If the reader begins with the impression that Double or Nothing will be a mischievous, thoroughoing challenge to the conventions that dominate the writing and reading of fiction, this impression should only be reinforced by the experience of the text itself, although that experience will surely exceed in its realization the pallid generalization of this description. The challenge of the novel is such that attentive readers will find it invigorating, an invitation to revise their notion of the reading experience as an essentially passive activity but also to find the kind of active reading it encourages a rewarding alternative. Above all, Double or Nothing is an entertaining novel, enjoyable to read in its very refusal to play by the rules.
The "plot" of Double or Nothing is announced--and more or less completed--in its opening lines:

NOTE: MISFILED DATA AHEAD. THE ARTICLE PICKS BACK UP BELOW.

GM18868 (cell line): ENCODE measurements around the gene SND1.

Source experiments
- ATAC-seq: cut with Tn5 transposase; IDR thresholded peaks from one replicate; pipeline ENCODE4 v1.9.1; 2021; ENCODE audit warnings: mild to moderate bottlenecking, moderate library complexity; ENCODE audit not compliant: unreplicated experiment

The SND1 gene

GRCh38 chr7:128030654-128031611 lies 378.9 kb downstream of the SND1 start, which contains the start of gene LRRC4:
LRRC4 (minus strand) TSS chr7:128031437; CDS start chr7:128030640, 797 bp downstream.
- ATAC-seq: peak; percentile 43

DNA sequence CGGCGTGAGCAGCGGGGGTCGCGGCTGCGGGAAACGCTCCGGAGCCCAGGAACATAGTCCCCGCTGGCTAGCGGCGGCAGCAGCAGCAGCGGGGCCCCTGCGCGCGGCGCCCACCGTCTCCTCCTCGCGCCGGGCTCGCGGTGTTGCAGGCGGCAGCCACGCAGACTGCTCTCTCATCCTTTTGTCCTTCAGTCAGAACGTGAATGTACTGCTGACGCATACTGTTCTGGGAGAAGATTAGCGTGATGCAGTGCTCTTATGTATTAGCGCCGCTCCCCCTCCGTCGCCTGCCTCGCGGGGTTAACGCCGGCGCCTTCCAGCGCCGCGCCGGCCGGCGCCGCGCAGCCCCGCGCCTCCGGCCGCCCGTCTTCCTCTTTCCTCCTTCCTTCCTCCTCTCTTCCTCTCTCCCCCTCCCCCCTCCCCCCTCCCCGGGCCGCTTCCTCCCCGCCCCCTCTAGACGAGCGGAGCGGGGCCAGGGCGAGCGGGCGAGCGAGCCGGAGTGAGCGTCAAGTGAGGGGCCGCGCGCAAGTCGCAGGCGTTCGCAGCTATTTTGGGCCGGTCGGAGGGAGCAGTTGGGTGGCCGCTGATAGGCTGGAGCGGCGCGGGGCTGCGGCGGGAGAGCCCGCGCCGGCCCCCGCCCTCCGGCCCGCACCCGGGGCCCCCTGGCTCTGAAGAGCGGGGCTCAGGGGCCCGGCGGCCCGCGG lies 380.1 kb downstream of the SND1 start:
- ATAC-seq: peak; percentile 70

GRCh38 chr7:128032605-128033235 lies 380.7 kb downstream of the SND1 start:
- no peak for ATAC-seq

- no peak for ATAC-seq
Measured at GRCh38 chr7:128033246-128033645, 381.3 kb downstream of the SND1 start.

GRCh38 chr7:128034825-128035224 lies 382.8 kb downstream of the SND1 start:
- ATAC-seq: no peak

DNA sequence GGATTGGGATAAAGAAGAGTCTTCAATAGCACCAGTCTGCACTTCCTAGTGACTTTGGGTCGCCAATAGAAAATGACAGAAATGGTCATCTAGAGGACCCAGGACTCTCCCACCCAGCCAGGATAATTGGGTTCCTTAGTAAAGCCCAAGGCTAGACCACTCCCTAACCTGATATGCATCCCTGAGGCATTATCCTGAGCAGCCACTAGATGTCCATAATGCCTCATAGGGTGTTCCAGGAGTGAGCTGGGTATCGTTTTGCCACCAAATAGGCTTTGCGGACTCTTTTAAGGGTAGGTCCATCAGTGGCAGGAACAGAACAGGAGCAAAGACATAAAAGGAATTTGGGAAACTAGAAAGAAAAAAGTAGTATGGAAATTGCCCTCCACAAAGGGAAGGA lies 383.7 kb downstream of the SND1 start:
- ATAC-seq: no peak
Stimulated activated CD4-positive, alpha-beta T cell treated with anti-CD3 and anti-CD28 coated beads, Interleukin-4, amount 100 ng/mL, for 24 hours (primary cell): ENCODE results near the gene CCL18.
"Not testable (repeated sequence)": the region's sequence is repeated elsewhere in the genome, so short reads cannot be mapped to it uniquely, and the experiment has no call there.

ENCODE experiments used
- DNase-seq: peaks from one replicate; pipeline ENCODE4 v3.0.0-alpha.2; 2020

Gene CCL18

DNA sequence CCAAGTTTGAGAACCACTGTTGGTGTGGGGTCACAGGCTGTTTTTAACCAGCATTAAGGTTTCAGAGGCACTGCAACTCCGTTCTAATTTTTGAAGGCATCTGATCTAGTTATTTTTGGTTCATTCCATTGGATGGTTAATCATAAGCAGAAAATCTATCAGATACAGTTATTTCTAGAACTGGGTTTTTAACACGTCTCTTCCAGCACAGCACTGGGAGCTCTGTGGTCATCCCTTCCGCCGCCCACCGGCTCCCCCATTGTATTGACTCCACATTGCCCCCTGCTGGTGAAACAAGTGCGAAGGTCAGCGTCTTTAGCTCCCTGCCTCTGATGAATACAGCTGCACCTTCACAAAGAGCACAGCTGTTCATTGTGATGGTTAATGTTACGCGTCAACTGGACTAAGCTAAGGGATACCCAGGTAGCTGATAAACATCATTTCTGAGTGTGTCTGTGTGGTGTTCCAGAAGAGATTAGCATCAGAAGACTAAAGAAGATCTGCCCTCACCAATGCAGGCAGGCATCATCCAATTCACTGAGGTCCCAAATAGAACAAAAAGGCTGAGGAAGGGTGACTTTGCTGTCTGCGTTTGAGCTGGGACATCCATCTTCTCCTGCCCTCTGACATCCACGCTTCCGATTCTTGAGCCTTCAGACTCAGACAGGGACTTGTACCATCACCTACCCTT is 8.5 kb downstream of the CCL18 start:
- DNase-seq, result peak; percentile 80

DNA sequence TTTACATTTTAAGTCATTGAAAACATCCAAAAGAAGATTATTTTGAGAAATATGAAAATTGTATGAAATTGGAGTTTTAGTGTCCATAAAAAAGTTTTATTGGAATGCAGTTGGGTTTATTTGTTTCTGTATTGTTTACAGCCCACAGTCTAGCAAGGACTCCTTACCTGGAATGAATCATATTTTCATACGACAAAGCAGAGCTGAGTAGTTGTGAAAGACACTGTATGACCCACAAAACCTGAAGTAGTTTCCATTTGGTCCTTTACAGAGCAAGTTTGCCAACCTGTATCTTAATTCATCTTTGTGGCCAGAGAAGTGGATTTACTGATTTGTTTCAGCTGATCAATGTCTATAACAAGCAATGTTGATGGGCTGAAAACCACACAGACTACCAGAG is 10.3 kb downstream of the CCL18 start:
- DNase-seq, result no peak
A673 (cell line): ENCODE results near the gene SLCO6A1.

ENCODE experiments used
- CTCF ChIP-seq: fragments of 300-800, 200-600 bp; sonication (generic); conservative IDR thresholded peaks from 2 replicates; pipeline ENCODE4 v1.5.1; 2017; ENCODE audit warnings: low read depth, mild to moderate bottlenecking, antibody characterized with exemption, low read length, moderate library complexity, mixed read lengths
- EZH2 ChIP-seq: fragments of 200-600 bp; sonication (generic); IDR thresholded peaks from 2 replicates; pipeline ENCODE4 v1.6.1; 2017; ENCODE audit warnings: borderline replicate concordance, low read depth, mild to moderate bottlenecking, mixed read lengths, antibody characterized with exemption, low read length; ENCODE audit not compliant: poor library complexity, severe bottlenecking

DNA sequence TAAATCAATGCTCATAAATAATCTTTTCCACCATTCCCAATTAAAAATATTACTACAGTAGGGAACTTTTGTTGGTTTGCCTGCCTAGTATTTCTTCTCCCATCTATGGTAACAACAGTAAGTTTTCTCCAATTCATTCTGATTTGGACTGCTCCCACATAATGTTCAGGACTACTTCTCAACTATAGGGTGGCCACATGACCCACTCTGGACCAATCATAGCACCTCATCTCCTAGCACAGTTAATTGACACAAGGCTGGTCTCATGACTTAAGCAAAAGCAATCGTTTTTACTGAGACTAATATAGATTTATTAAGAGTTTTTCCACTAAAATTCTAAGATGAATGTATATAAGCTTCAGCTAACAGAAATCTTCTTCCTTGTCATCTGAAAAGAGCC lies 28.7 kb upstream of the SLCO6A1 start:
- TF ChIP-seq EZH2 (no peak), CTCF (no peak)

Once upon a time two or three weeks ago, a rather stubborn and determined middle-aged man decided to record for posterity, exactly as it happened, word by word and step by step, the story of another man for indeed what is great in man is that he is a bridge and not a goal, a somewhat paranoiac fellow unmarried, unattached, and quite irresponsible, who had decided to lack himself in a room a furnished room with a private bath, cooking facililities, a bed, a table, and at least one chair, in New York city, for a year 365 days to be precise, to write the story of another person--a shy young man of about 19 years old--who, after the war the Second World War, had come to America the land of opportunities, from France under the sponsorship of his uncle--a journalist, fluent in five languages--who had himself come to America from Europe Poland it seems, though this was not clearly established, sometime during the war after a series of gruesome adventures, and who, at the end of the war, wrote to the father his cousin by marriage of the young man whom he considered as a nephew, curious to know if he the father and his family had survived the German occupation, and indeed was deeply saddened to learn, in a letter from the young man--a long and touching letter written in English, not by the young man, however, who did not know a damn word of English, but by a good friend of his who had studied English in school--that his parents both his father and mother and his two sisters one older and the other younger than he had been deported they were Jewish to a German concentration camp Auschwitz probably and never returned. . . .